Oxytocin administration in low-risk women, a retrospective analysis of birth and neonatal outcomes

Xavier Espada-Trespalacios, Felipe Ojeda, Mercedes Perez-Botella, Raimon Milà Villarroel, Montserrat Bach Martinez, Helena Figuls Soler, Israel Anquela Sanz, Pablo Rodríguez Coll, Ramon Escuriet

Research output: Indexed journal article Articlepeer-review

10 Citations (Scopus)


Background: In recent years, higher than the recommended rate of oxytocin use has been observed among low-risk women. This study examines the relationship between oxytocin administration and birth outcomes in women and neonates. Methods: A retrospective analysis of birth and neonatal outcomes for women who received oxytocin versus those who did not. The sample included 322 women with a low-risk pregnancy. Results: Oxytocin administration was associated with cesarean section (aOR 4.81, 95% CI: 1.80–12.81), instrumental birth (aOR 3.34, 95% CI: 1.45–7.67), episiotomy (aOR 3.79, 95% CI: 2.20–6.52) and length of the second stage (aOR 00:18, 95% CI: 00:04–00:31). In neonatal outcomes, oxytocin in labor was associated with umbilical artery pH ≤ 7.20 (OR 3.29, 95% CI: 1.33–8.14). Admission to neonatal intensive care unit (OR 0.56, 95% CI: 0.22–1.42), neonatal resuscitation (OR 1.04, 95% CI: 0.22–1.42), and Apgar score <7 (OR 0.48, 95% CI: 0.17–1.33) were not associated with oxytocin administration during labor. Conclusions: Oxytocin administration during labor for low-risk women may lead to worse birth outcomes with an increased risk of instrumental birth and cesarean, episiotomy and the use of epidural analgesia for pain relief. Neonatal results may be also worse with an increased proportion of neonates displaying an umbilical arterial pH ≤ 7.20.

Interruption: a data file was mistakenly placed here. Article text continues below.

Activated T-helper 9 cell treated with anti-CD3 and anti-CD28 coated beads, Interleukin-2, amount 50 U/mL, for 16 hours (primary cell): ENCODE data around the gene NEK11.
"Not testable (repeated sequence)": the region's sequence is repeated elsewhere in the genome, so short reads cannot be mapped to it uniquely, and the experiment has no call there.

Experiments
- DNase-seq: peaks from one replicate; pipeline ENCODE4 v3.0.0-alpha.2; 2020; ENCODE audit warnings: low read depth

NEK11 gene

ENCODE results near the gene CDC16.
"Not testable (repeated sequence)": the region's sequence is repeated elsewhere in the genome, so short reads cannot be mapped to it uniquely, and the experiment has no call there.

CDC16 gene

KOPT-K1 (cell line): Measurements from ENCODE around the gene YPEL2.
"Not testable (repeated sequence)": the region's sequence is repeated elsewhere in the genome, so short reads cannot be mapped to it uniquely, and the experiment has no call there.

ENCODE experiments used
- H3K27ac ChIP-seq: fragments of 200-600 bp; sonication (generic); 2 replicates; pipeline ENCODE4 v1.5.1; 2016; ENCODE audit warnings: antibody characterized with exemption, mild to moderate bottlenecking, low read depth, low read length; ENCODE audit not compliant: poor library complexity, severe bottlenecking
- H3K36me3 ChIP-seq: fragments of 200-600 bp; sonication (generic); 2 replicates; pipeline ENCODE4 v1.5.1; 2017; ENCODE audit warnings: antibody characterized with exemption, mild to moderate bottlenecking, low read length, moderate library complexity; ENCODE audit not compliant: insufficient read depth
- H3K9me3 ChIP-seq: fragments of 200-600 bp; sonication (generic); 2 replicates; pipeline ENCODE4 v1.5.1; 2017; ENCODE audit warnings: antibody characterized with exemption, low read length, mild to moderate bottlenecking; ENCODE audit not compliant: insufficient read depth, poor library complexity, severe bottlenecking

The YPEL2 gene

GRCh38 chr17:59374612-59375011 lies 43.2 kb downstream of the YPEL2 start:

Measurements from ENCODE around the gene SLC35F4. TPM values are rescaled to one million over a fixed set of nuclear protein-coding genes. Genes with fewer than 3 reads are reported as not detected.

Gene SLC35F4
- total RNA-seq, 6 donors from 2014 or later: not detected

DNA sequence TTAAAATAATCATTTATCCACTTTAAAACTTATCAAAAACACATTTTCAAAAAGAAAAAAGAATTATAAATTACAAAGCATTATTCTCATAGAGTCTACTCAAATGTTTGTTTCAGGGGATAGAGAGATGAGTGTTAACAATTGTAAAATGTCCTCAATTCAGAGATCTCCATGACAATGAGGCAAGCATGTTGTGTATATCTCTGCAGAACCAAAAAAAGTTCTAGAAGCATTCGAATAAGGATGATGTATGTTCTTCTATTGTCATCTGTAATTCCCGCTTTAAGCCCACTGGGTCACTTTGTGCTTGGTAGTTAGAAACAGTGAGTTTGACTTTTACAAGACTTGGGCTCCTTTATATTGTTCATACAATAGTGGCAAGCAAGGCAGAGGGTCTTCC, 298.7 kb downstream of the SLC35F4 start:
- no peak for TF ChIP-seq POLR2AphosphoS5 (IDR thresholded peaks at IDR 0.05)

Original languageEnglish
Article number4375
JournalInternational Journal of Environmental Research and Public Health
Issue number8
Publication statusPublished - 2 Apr 2021


  • Birth outcome
  • Low-risk pregnancy
  • Neonatal outcome
  • Obstetric labor
  • Oxytocin
  • Term birth


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